Jumping rope will get your heart rate closer to MAF than walking. Another benefit is that it helps you train one of the key components of running: the Pose. The Pose is that snapshot of the running gait where one foot is on the ground, the other is passing under the hips, and the body is in a slightly S-shaped stance.

By jumping rope—or even better, (a) jumping rope while alternating feet or (b) doing simple Pose drills in the process—it’s possible (for a lot of us) to train the running Pose without going over the MAF HR. (Remember: trying to maintain the running Pose was the initial reason for exceeding MAF.) But after having practiced the running pose under the MAF HR, it’ll take comparatively less aerobic base training to be able to produce the running Pose at the desired, low-intensity heart rate.

How long will it take to develop an aerobic base that’s good enough to maintain a running Pose throughout a run? It really depends on the person: their metabolic and biomechanical starting point, lifestyle, and devotion to their pursuit of athleticism.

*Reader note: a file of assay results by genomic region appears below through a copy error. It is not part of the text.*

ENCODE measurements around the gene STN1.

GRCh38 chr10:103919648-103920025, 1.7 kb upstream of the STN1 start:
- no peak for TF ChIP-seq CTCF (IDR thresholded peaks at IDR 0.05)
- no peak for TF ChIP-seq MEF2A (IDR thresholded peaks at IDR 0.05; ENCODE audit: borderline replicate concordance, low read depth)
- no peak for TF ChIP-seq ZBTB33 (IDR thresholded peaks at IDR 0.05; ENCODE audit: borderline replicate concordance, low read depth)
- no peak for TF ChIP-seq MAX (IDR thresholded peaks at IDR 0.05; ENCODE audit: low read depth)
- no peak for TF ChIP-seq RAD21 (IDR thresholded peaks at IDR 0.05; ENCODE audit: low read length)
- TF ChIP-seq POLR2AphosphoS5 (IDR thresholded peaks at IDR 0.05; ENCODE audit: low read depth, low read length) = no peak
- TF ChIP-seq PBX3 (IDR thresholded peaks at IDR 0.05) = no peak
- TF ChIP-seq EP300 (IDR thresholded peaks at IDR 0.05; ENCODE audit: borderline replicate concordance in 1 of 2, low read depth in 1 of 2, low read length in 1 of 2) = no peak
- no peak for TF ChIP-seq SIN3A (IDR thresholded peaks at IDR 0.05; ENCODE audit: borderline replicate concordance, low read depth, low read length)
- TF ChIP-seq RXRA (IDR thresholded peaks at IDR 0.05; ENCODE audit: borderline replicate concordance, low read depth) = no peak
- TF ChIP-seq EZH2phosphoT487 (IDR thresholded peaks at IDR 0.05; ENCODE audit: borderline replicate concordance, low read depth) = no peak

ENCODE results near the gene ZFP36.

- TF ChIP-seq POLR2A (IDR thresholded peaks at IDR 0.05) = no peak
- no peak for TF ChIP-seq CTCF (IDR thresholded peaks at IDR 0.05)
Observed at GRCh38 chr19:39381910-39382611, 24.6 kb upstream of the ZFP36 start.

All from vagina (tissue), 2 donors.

8 thoughts on “Strategizing Stress, Part 1”

  1. Hello Ivan,

    Thanks for referring to me as a “interesting case” LOL :-). And many thanks for your responses on my FB post. I did some further reading on your site as well as going through Phil Maffetone’s site. Tons of good information – especially your responsed to some of the comments sections! I have come to realize that I must be severely aerobically underdeveloped.